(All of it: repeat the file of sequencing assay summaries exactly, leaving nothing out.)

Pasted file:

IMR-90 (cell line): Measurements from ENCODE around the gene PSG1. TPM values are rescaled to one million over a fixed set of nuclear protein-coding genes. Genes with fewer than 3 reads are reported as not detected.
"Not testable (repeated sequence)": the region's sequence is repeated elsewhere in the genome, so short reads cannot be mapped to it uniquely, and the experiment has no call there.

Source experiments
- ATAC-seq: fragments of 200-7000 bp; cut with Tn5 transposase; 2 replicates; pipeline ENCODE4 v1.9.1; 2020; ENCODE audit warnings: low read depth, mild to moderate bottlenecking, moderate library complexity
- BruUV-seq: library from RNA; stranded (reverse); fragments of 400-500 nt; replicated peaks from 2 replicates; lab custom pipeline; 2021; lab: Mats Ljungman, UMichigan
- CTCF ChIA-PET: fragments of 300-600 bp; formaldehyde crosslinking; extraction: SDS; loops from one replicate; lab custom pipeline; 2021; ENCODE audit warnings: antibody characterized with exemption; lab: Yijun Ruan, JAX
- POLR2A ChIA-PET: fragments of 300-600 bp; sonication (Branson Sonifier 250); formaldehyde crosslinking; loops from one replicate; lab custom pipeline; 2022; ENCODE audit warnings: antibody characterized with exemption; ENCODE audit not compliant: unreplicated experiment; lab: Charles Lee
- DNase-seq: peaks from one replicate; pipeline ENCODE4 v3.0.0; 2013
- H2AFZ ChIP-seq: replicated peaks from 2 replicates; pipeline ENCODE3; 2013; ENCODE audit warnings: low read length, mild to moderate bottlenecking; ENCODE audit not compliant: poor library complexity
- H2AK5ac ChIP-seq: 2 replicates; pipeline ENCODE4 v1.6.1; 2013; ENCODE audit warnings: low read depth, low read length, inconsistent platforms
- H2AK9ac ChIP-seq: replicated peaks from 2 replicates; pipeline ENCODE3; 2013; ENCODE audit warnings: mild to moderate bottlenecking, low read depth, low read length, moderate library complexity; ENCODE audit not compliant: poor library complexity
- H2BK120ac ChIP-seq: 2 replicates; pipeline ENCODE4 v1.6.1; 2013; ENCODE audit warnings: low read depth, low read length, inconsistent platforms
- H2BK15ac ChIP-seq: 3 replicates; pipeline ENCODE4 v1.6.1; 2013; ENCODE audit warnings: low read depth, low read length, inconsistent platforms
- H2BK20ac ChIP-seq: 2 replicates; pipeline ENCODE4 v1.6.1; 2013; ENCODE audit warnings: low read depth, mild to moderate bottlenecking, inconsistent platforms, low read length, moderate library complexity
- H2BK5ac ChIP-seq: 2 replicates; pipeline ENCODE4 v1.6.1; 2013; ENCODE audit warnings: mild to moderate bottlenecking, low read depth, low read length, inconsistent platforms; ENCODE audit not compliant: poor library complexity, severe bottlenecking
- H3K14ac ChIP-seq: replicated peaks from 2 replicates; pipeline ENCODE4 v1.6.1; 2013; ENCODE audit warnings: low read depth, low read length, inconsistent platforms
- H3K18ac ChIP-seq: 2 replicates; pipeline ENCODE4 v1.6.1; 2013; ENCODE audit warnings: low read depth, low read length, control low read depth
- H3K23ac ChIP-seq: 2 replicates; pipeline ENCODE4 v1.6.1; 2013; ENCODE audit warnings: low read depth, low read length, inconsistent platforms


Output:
IMR-90 (cell line): Measurements from ENCODE around the gene PSG1. TPM values are rescaled to one million over a fixed set of nuclear protein-coding genes. Genes with fewer than 3 reads are reported as not detected.
"Not testable (repeated sequence)": the region's sequence is repeated elsewhere in the genome, so short reads cannot be mapped to it uniquely, and the experiment has no call there.

Source experiments
- ATAC-seq: fragments of 200-7000 bp; cut with Tn5 transposase; 2 replicates; pipeline ENCODE4 v1.9.1; 2020; ENCODE audit warnings: low read depth, mild to moderate bottlenecking, moderate library complexity
- BruUV-seq: library from RNA; stranded (reverse); fragments of 400-500 nt; replicated peaks from 2 replicates; lab custom pipeline; 2021; lab: Mats Ljungman, UMichigan
- CTCF ChIA-PET: fragments of 300-600 bp; formaldehyde crosslinking; extraction: SDS; loops from one replicate; lab custom pipeline; 2021; ENCODE audit warnings: antibody characterized with exemption; lab: Yijun Ruan, JAX
- POLR2A ChIA-PET: fragments of 300-600 bp; sonication (Branson Sonifier 250); formaldehyde crosslinking; loops from one replicate; lab custom pipeline; 2022; ENCODE audit warnings: antibody characterized with exemption; ENCODE audit not compliant: unreplicated experiment; lab: Charles Lee
- DNase-seq: peaks from one replicate; pipeline ENCODE4 v3.0.0; 2013
- H2AFZ ChIP-seq: replicated peaks from 2 replicates; pipeline ENCODE3; 2013; ENCODE audit warnings: low read length, mild to moderate bottlenecking; ENCODE audit not compliant: poor library complexity
- H2AK5ac ChIP-seq: 2 replicates; pipeline ENCODE4 v1.6.1; 2013; ENCODE audit warnings: low read depth, low read length, inconsistent platforms
- H2AK9ac ChIP-seq: replicated peaks from 2 replicates; pipeline ENCODE3; 2013; ENCODE audit warnings: mild to moderate bottlenecking, low read depth, low read length, moderate library complexity; ENCODE audit not compliant: poor library complexity
- H2BK120ac ChIP-seq: 2 replicates; pipeline ENCODE4 v1.6.1; 2013; ENCODE audit warnings: low read depth, low read length, inconsistent platforms
- H2BK15ac ChIP-seq: 3 replicates; pipeline ENCODE4 v1.6.1; 2013; ENCODE audit warnings: low read depth, low read length, inconsistent platforms
- H2BK20ac ChIP-seq: 2 replicates; pipeline ENCODE4 v1.6.1; 2013; ENCODE audit warnings: low read depth, mild to moderate bottlenecking, inconsistent platforms, low read length, moderate library complexity
- H2BK5ac ChIP-seq: 2 replicates; pipeline ENCODE4 v1.6.1; 2013; ENCODE audit warnings: mild to moderate bottlenecking, low read depth, low read length, inconsistent platforms; ENCODE audit not compliant: poor library complexity, severe bottlenecking
- H3K14ac ChIP-seq: replicated peaks from 2 replicates; pipeline ENCODE4 v1.6.1; 2013; ENCODE audit warnings: low read depth, low read length, inconsistent platforms
- H3K18ac ChIP-seq: 2 replicates; pipeline ENCODE4 v1.6.1; 2013; ENCODE audit warnings: low read depth, low read length, control low read depth
- H3K23ac ChIP-seq: 2 replicates; pipeline ENCODE4 v1.6.1; 2013; ENCODE audit warnings: low read depth, low read length, inconsistent platforms